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Skidmore College

Celebrating a legend

January 17, 2013

Celebrating a legend

There will be several opportunities for members of the Skidmore community to celebrate the birthday of the Rev. Dr. Martin Luther King, Jr. in the days ahead.

January 17, 2013

Monday, Jan. 21, is the federal holiday commemorating Dr. King’s birth. In Saratoga Springs there will be a celebration titled “Empowering Our Spirits to Build Community” at the Presbyterian-New England Congregational Church. The day will feature several components.

Community service will take place from 10 a.m. to 1 p.m. Local agencies will offer volunteers the opportunity to spend a few hours putting their hands to work painting, repairing, transporting, and other tasks. For more information or to register, please email or call 518-584-8730.

Local musicians and representatives of several organizations will participate in a program that starts at 2 p.m. The event will include music, readings from Dr. King’s speeches and writings, African-American singing games, poetry by high school students, and a film excerpt from last summer’s dedication of the Martin Luther King, Jr. Memorial in Washington, D.C. Participants in the program will include musicians Peter Davis, Paul Rosenberg, and Skidmore alum Garland Nelson; the Rev. Eleanor Stanton of the Presbyterian-New England Congregational Church; author Joe Bruchac; Supervisor Joanne Yepsen; and Saratoga Performing Youth Artists, directed by Lezlie Dana.

The Martin Luther King, Jr. Day planning committee this year is composed of representatives of the Saratoga County NAACP, the Saratoga Peace Alliance, the Saratoga Religious Society of Friends, Temple Sinai, Veterans for Peace, the Giving Circle, Skidmore College, and the League of Women Voters.

Classes begin Tuesday, Jan. 22. “Martin Luther King Jr. Night” will take place from 8 to 10 p.m. Tuesday in Wilson Chapel. Highlights of the event will be music by Skidmore’s Drastic Measures, the New Jerusalem Chorus of Albany, the Thomas Family representing Albany’s Church of Jesus Christ, and the AGAPE Apostolic Church of Deliverance Praise and Worship Team of Troy. The program also will feature video clips.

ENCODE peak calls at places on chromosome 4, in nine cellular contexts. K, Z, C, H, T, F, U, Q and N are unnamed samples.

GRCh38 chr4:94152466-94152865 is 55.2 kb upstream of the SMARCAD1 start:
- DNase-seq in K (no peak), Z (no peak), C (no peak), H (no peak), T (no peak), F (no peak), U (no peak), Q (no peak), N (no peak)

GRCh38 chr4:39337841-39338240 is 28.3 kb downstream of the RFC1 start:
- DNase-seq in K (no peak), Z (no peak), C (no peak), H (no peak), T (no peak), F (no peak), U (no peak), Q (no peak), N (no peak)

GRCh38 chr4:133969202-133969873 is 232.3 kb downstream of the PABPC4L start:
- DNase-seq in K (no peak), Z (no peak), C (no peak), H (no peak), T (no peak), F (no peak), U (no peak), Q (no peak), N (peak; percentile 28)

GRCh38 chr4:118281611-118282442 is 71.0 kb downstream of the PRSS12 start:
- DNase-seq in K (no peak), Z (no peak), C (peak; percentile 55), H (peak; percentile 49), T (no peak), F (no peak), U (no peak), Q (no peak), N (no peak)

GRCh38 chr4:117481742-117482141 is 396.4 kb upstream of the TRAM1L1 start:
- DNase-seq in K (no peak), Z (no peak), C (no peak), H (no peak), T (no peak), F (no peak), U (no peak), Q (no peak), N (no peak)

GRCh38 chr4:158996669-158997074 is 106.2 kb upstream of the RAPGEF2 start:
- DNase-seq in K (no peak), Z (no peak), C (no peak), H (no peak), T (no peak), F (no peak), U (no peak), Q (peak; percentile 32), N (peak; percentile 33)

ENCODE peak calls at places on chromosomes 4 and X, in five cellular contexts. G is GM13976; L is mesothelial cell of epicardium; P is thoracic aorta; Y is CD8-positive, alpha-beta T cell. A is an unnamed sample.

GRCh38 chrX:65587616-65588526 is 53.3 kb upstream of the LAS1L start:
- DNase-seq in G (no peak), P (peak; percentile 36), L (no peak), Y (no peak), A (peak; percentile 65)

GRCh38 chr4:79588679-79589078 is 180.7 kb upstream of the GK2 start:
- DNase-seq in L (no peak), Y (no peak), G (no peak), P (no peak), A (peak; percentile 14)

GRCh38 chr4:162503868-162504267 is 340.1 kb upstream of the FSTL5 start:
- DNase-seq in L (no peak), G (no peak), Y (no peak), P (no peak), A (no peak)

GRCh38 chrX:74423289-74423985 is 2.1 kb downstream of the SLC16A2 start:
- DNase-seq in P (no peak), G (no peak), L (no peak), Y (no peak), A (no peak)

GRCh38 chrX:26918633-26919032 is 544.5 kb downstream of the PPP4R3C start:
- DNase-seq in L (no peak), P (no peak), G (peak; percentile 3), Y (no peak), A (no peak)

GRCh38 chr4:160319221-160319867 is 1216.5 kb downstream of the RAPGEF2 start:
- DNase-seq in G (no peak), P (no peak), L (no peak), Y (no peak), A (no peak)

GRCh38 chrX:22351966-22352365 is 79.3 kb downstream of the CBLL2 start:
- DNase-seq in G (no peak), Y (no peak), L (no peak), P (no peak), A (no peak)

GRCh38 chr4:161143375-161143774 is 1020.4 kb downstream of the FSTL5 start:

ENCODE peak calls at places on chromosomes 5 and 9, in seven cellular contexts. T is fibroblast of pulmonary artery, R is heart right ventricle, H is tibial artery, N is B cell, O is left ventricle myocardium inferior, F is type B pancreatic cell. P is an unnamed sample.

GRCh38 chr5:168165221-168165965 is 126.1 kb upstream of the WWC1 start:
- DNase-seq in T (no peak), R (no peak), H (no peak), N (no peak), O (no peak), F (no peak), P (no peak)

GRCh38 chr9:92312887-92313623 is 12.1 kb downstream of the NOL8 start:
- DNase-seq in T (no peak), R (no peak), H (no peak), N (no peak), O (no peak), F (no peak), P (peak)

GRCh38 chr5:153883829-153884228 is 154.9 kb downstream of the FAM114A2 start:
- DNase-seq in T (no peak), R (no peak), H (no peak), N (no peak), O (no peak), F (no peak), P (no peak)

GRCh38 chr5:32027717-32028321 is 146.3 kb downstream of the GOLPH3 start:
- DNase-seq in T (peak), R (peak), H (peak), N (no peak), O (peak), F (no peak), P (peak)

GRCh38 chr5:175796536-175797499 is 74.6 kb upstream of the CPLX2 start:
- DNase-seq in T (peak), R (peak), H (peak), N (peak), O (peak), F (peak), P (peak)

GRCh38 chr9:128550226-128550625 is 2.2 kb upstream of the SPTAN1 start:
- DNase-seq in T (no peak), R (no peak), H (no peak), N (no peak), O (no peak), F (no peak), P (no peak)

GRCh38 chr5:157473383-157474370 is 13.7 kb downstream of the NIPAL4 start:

Skidmore’s offices of Student Diversity Programs and Religious and Spiritual Life are sponsors of the program. Noting that the federal holiday coincides with the second inaugural of America’s first African-American president, Chrisman said, “What an appropriate happy birthday-thank you celebration of a religious revolutionary who led us to the Civil Rights Act of 1964 and the Voting Rights Act of 1965. Both landmark laws were necessary not only for a fair society and fair elections but also for Barack Obama to have been elected (twice)!”

The program will highlight the religious roots of King’s leadership though its location in the recently refurbished Wilson Chapel and through the participation of music groups from the campus and the larger community. Film clips of King’s speeches and some modern musical renditions of famous Civil Rights-era songs will be screened during the evening.

The format is that of an open house, with people welcome to come and go between 8 a.m. and 10 p.m. Light refreshments will be served. Chrisman is excited to show off the renovated chapel, which has had new lighting, a video screen, and new heating installed, as well as a gender-neutral restroom.

On Wednesday, Jan. 23, the movie Prom Night in Mississippi will be screened at 6 p.m. in Filene Hall. Event sponsors are the Office of Religious and Spiritual Life and the Black Faculty and Staff Group.

This documentary tells the story of the senior prom in Charleston, Miss., population 2,100. The high school averaged 80 graduates per year and until 2008 hosted separate, segregated proms for black and white students, even though Mississippi fully integrated its schools in 1970. In 1997 actor Morgan Freeman, a Charleston resident since 1991, approached the school and offered to pay for one, racially integrated prom. His offer was declined. In 2008, Freeman again offered to pay for one prom for all students and the school agreed to accept his offer.

Admission to the movie is free and open only to Skidmore students, faculty, and staff.


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